388508 Surface Chemistry Effects on Dynamic Interfacial Protein-Protein Association
Surface chemistry modification has been exploited in many applications including bioseparations, biomaterials, and biosensing in order to tune protein adsorption, layer formation, and aggregation. In particular, polyethylene glycol (PEG) surfaces are commonly acknowledged to reduce protein adsorption and layer formation when compared with hydrophobic surfaces. However there is still much debate over the mechanism of PEG’s ‘protein resistance’ and more generally about how surface chemistry affects protein interfacial dynamics. Unlike ensemble-averaging methods, single-molecule (SM) methods capture spatial and population heterogeneity (monomers vs. oligomers) as well as separate specific dynamics (measure adsorption and desorption independently). In previous work, we used SM total internal reflection fluorescence microscopy (TIRFM) to study isolated protein-surface interactions of fibrinogen (Fg) with PEG and hydrophobic trimethyl silane (TMS) surfaces. Fg adsorption and desorption were found to be highly dynamic (desorbing in seconds) and heterogeneous (dependent on oligomer size). Unexpectedly, Fg molecules desorbed more slowly from PEG surface than from TMS surfaces suggesting that isolated protein-surface interactions alone cannot explain PEG’s ‘protein resistance’. Based on these observations, we hypothesized that surface chemistry plays an important role in influencing interfacial protein-protein interactions.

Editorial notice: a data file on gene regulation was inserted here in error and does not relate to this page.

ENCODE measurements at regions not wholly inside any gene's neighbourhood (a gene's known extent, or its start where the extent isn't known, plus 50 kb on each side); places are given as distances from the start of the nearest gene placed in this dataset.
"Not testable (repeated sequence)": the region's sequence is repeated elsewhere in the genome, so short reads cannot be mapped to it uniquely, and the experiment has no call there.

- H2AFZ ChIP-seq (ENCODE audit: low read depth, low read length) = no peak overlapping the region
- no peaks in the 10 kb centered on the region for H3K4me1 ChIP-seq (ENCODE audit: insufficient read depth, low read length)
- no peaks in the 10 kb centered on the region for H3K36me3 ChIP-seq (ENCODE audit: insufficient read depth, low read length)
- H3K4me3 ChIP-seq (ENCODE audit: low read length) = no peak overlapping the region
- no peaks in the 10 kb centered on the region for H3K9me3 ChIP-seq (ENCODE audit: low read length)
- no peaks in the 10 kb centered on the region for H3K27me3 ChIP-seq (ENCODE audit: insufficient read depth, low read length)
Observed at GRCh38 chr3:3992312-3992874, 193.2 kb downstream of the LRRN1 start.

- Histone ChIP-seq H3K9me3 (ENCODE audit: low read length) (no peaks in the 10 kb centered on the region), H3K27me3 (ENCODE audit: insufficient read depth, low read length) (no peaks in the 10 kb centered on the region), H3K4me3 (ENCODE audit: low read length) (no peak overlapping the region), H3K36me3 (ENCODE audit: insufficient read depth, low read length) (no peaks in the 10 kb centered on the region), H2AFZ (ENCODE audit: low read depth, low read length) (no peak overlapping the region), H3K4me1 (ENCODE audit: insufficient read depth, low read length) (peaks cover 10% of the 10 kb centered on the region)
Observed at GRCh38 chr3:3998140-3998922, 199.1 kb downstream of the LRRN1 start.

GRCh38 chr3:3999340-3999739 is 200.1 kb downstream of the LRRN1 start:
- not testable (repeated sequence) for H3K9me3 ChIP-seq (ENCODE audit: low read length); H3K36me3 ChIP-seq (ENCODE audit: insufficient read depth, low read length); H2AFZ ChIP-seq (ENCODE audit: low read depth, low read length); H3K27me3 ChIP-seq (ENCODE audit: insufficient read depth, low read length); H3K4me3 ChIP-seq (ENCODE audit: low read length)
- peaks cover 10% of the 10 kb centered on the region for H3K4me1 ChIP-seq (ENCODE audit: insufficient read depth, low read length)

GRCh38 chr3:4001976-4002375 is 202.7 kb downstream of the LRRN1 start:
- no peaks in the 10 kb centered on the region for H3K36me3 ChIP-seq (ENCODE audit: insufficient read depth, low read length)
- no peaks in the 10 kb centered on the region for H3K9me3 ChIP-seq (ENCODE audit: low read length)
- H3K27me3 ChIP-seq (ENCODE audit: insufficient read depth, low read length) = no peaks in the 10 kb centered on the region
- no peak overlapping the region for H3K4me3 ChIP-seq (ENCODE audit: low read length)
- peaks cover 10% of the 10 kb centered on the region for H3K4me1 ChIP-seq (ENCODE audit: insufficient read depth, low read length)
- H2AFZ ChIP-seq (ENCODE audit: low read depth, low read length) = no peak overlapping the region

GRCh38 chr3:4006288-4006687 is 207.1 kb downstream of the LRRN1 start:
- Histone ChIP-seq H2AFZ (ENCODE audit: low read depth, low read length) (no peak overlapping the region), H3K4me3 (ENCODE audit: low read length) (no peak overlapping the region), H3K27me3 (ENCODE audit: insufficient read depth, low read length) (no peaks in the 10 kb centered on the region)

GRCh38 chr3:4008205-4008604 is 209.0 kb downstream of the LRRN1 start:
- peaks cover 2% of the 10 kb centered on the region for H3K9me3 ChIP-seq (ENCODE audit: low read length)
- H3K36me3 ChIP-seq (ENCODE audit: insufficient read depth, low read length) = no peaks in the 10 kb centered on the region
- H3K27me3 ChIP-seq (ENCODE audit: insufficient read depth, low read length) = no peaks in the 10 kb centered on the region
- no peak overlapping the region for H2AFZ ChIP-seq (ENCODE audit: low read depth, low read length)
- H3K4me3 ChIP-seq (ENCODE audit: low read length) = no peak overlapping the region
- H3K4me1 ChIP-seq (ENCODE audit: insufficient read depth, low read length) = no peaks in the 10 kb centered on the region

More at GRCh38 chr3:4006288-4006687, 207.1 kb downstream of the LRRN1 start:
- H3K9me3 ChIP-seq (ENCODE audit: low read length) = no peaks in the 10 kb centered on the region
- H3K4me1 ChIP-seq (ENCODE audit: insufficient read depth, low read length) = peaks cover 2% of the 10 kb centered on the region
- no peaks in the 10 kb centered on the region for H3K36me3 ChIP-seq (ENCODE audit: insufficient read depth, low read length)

In our current work, we combined SM-TIRFM and intermolecular resonance energy transfer (RET) to directly observe the dynamics of Fg self-association on both oligoethylene glycol (OEG) and hydrophobic TMS surfaces. On both surfaces we found evidence of dynamic Fg self-associations. These interfacial associations were reversible and fast (the vast majority of associations lasted for less than 5s). Protein self-associations at the interface also resulted in longer surface residence times, leading to more opportunities for protein oligomerization and aggregation at the interface. These findings were in stark contrast to previously proposed protein interfacial nucleation and growth models of irreversible adsorption and slow aggregation in which surface chemistry appeared mainly to influence adsorption. Instead, SM-TIRFM and intermolecular RET findings suggested that interfacial Fg aggregates form via a dynamic nucleation and (reversible) growth process where fast dynamic processes, influenced by surface chemistry, are subtly balanced with rare aggregation events.